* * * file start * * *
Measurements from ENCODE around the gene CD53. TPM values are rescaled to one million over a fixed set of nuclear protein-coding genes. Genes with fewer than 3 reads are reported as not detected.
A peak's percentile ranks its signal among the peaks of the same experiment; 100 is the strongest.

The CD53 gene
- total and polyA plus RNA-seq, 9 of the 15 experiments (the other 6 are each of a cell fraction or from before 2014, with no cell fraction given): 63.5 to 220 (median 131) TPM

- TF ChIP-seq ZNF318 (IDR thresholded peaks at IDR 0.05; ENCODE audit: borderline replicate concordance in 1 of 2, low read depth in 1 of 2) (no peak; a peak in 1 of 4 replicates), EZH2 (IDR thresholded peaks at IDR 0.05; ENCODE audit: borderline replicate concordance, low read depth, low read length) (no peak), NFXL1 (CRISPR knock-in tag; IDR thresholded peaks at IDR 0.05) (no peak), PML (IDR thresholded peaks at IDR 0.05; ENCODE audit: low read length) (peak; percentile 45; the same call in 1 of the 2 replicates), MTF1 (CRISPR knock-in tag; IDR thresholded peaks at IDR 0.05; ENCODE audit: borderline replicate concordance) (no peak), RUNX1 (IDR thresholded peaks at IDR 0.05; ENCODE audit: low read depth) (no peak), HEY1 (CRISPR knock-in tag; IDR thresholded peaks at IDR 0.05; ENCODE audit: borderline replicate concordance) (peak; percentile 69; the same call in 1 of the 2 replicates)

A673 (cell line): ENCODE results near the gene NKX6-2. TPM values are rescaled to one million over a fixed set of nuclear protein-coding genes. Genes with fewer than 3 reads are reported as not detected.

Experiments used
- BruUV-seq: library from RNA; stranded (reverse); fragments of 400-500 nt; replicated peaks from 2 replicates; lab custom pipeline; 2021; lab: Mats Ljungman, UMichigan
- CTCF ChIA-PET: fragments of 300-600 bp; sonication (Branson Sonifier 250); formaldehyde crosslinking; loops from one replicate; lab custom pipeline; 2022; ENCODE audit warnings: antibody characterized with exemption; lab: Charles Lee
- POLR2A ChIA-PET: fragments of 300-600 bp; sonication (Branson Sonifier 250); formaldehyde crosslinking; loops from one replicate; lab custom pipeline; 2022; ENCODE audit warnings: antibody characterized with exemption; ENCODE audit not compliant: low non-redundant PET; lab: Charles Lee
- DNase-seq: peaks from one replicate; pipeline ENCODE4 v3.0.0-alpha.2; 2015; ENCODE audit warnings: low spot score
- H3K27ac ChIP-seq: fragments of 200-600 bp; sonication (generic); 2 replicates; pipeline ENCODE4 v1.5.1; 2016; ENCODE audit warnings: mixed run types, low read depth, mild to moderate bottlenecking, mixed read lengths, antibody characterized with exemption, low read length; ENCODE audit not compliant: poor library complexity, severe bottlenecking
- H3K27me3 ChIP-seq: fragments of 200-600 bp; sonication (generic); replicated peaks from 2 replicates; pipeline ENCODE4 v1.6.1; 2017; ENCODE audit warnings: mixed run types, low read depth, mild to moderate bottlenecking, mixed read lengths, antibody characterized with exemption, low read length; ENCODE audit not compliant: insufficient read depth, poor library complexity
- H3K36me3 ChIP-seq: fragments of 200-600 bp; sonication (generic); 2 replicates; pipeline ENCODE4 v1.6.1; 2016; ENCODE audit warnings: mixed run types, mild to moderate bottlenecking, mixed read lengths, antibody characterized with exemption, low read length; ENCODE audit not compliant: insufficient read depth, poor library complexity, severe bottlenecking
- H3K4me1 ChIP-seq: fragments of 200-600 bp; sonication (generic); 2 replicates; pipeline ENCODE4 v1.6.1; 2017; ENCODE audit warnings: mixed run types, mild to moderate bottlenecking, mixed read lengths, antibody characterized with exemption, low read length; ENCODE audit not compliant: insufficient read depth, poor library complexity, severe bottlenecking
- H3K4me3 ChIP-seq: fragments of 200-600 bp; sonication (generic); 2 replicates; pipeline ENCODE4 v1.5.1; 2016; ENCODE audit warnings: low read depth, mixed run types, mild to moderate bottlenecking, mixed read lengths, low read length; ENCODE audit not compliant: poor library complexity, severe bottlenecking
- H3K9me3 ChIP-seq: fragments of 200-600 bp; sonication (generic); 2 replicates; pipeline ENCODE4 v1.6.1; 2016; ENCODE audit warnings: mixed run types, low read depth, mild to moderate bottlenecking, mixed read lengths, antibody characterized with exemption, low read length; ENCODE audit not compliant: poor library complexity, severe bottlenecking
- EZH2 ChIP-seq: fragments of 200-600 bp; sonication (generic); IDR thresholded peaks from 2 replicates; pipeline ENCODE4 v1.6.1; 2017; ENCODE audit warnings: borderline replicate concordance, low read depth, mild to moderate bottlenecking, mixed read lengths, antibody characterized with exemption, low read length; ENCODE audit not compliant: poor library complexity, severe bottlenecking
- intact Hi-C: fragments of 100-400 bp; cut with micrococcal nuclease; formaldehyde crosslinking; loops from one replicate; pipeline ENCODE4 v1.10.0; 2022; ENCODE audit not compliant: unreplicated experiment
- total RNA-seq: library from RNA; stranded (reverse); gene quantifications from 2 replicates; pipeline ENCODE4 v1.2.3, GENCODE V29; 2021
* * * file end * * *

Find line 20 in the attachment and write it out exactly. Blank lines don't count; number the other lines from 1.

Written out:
- total RNA-seq: library from RNA; stranded (reverse); gene quantifications from 2 replicates; pipeline ENCODE4 v1.2.3, GENCODE V29; 2021